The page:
Wreck Havoc: Global Catastrophe is a digital megagame created by Escape New Haven in New Haven, CT.
Style of Play: digital megagame
Required Equipment: computer with internet connection
Recommended Team Size: The game supports team sizes from 24 to 240. We played with 32 (8 groups of 4) and this worked well.
Play Time: about 2 hours
Price: $38 per person
Booking: Fill out the contact form on Escape New Haven’s website to set up a booking for a large private group.
A global catastrophe has occurred and nations must sort out how to address the problem. Each player was assigned a team named for a country. Individual countries had to solve puzzles in order to earn currency. The currency could be spent on tools to help solve the crisis. Your country will need to ally with other countries.
Hivemind Review Scale
Theresa Piazza’s Reaction
Wreck Havoc is a fun hour and a half that successfully solved several problems I’ve seen in other online megagames. The most notable solved problem is that Escape New Haven does not require a human liaison to negotiate and broker deals between teams. The platform used, Gather, gave off real-life megagame vibes. Walking around the map was a frenzied and sometimes chaotic experience and in your travels, you could overhear other conversations (sometimes stealing information not meant for your ears!). Light puzzles added urgency and risk to the adventure, but at least two solutions are easily found with a quick Google search. Escape New Haven should consider whether or not Googling is encouraged for this experience, or if it’s intended that teams solve the puzzles without the aid of the internet. Wreck Havoc concludes nicely with a quick debrief of how each team fared and which team won. Get a whole bunch of friends together and see if you can successfully sail into the sunset!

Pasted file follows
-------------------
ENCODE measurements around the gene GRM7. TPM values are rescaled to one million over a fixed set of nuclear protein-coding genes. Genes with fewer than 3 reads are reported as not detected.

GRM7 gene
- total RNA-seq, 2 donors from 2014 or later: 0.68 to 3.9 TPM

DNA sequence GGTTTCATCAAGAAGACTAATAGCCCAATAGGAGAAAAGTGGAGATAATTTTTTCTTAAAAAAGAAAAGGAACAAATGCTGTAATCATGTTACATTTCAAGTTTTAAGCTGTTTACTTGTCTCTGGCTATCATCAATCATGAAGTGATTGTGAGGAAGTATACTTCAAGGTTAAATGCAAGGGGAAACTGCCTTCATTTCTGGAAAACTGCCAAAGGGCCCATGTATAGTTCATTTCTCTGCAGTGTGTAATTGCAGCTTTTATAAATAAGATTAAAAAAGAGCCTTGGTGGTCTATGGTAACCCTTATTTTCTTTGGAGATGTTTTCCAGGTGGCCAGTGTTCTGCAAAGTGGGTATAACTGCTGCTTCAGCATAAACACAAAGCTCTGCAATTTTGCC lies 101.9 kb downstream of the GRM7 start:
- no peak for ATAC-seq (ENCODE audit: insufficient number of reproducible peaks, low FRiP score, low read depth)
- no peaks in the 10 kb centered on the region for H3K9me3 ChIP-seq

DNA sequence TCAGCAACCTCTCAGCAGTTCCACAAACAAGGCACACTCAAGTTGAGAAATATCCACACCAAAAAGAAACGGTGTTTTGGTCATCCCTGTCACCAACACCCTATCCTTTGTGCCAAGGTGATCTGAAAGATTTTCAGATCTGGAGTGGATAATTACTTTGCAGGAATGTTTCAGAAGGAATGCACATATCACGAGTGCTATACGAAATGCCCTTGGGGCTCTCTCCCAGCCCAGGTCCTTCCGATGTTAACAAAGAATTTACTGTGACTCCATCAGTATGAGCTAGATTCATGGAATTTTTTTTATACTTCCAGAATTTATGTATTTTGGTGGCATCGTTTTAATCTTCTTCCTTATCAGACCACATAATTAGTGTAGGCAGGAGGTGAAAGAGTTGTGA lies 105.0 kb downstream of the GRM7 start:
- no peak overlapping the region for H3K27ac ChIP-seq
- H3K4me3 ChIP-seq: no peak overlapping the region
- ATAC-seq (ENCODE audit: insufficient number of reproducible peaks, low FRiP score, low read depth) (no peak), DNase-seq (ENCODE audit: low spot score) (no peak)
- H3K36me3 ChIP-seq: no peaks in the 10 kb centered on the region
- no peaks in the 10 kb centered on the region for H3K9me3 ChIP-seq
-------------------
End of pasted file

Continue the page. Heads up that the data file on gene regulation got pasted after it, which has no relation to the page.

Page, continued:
Peih Gee Law’s Reaction
Wreck Havoc was kind of like a cross between playing Settlers of Catan and Survivor, and solving puzzles. It’s a complex megagame with mechanics including resource management, social alliances and manipulation, and of course, puzzles.
There’s a lot to learn – a new gaming platform, new game mechanics, and certain restrictions and rules (like having finite resources). Having such a complex game can make it more fun, but also more confusing, and my only issue is with the onboarding. I wish we had a more thorough pre-game email explaining how the game worked, and what our actual goals were.
I ended up feeling quite frustrated and confused through a large portion of the game because I felt like our objectives weren’t that clear, and it’s even more difficult when you know the other teams are actively trying to sabotage you. I probably would have preferred this more if it was fully cooperative, instead of competition style.
I feel like this game has enormous potential to be really fun and there aren’t that many games designed for large team play, so I’m still recommending it as an experience that you should try for yourselves.
Cara Mandel’s Reaction